The characters in "Mo" also have their own individual stories. Your brother Sameer is intriguing.
He's inspired off of my real brother who has severe OCD that he takes medication for. He definitely has some social awkwardness that we can't really pinpoint 100% where it comes from. He has different other medical issues, and mental health is just something that's never really talked about in a really productive way in America, much less within families sometimes, and specifically Arab families, where it's suppressed in a way or just, you just deal with it and never really directly address it. We have defined his character as somebody who's autistic.
In the show, you address undocumented immigrants and people getting preyed upon. How important was that to show that undocumented immigrants are struggling and hustling to make it and then there's people who prey on them because they can't go to the police.
And lawyers too. That was another thing too, like to have someone within your own community take advantage. That happens all the time. That really happened to us. This attorney claimed that he was an immigration specialist and my mom hired him and he stole $5,000 from us.
The judge actually fired him in the middle of our asylum case. He was like, "This man's going to get you deported." And he just reamed him in front of the whole court in front of everyone and fired him, which was very nice of the judge. He could have deported us. He could have just been like, "Well, what are you going to do? You f**ked up and you're deported." It could have happened, but we were very fortunate that the judge didn't do that.
It was just really important to show, not only the systematic problem that we have in immigration, but also that being an asylum refugee in America essentially forces you to do things that are criminally adjacent. To absolutely survive and function essentially forces you to do things in an illegal manner, which is mind-blowing in a country where just constantly complaining about crime and things like that when you don't have the legal space to create opportunity for them to have the legal job, much less trying to just feel like part of society and feel accepted.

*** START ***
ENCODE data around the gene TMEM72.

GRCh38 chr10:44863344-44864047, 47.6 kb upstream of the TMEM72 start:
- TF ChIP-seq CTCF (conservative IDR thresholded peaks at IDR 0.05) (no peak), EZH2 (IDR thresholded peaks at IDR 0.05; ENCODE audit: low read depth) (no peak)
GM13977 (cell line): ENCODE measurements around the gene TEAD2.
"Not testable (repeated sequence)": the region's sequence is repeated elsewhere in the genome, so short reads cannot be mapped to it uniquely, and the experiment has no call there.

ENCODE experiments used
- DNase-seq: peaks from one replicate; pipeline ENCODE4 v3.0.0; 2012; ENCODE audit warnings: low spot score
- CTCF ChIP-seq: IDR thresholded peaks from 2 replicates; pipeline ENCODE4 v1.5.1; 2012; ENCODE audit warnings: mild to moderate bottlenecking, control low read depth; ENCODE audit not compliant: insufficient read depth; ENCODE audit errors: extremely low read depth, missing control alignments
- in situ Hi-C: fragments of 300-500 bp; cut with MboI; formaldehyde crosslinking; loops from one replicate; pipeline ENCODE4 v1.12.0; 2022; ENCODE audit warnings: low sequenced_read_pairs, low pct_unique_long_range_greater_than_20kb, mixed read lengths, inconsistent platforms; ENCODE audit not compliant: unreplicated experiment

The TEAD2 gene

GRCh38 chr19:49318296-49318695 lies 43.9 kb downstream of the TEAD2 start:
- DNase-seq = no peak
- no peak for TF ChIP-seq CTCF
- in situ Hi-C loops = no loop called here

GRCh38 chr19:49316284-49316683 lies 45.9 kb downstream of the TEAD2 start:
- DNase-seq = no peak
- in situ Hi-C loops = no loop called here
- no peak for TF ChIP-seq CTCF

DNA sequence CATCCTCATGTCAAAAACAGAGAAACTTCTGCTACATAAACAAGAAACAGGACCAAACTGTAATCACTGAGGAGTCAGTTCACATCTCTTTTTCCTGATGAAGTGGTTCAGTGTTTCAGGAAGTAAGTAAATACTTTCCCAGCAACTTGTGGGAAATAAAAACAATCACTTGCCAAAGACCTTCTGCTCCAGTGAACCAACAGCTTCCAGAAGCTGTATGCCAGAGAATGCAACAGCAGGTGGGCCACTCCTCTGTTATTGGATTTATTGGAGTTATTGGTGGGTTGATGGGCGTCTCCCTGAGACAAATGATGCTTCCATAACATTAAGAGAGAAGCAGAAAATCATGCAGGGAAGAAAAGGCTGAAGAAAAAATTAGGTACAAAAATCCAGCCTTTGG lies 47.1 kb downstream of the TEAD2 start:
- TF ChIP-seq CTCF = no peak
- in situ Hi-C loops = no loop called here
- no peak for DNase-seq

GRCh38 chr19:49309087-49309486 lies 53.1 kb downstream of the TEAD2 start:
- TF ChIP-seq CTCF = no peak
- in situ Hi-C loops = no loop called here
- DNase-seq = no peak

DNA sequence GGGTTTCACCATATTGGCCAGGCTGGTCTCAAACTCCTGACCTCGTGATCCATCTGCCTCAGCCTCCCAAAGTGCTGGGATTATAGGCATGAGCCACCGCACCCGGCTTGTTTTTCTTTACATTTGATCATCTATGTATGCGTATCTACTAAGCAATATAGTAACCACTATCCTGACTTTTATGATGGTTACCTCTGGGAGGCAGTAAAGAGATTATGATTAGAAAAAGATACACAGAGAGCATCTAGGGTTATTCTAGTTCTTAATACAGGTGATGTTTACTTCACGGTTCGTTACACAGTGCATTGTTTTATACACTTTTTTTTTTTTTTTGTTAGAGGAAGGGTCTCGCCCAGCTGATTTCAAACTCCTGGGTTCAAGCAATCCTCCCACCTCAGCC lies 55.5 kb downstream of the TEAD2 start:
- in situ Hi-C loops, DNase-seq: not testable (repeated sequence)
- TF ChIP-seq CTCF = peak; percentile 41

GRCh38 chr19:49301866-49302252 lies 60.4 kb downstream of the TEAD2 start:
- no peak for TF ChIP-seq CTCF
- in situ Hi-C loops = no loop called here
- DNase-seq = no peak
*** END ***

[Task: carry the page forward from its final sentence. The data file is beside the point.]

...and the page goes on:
My dad passed away a little over 20 years ago, and I wish he was alive to see "Mo" because it's not something you see on American TV, seeing Palestinians in a slice of life, being happy, dancing and not even a hint of terrorism. The olive oil that you carried around. Olive oil is part of Palestinian life. The olive tree is a big part of your show is such an important symbol to Palestinians. Can you share a little bit about what it means to Palestinians that people don't understand that?
We get shipments every six months from our olive farms back home. Olive oil is a big part of our life. We basically drink it. Having unfiltered pure olive oil not only has cultural significance, but also religious as well and medicinal
"Olive oil is a big part of our life. We basically drink it."
significance to us. So for Muslims definitely. And it just culturally is whether you're Christian or Muslim, it has the same kind of play as well. And then you have the destruction of olive trees that happens to Palestinians and the uprooting in Palestinian trees and homes.
I was just kind of playing into that, but also a symbol of peace as well, extending an olive branch of peace. So it's really just a great way, as such a phenomenal layer of sophistication to the whole series and depth that couldn't really achieve with anything else.
Also to have the parody of the Mexican American experience in Texas and what they must feel that this used to be Mexico and what it was like for them. In the end, you do have Mexico, you can still go back to a country where you feel like you belong to that being the big difference. But there's just so many parallels with the wall that's being built in Mexico and the wall that exists in Palestine. It's just great commentary on separating people doesn't really work and it's never worked in human history and it's time to work together and create some kind of dialogue and understand without being overtly political, which I don't really like.
Is there any word from Netflix on a second season?
Not yet. I mean, I stepped into this very confidently. I'm like I want everything to be in the first season. Well it's impossible. The story's so rich, the experiences are so wide that it's impossible to have everything in. There's so much to unearth. I mean we barely started scratching the surface and I look forward to the opportunity, but it feels good so far. It feels good that we're trending in the right direction.
"Salon Talks" with Dean Obeidallah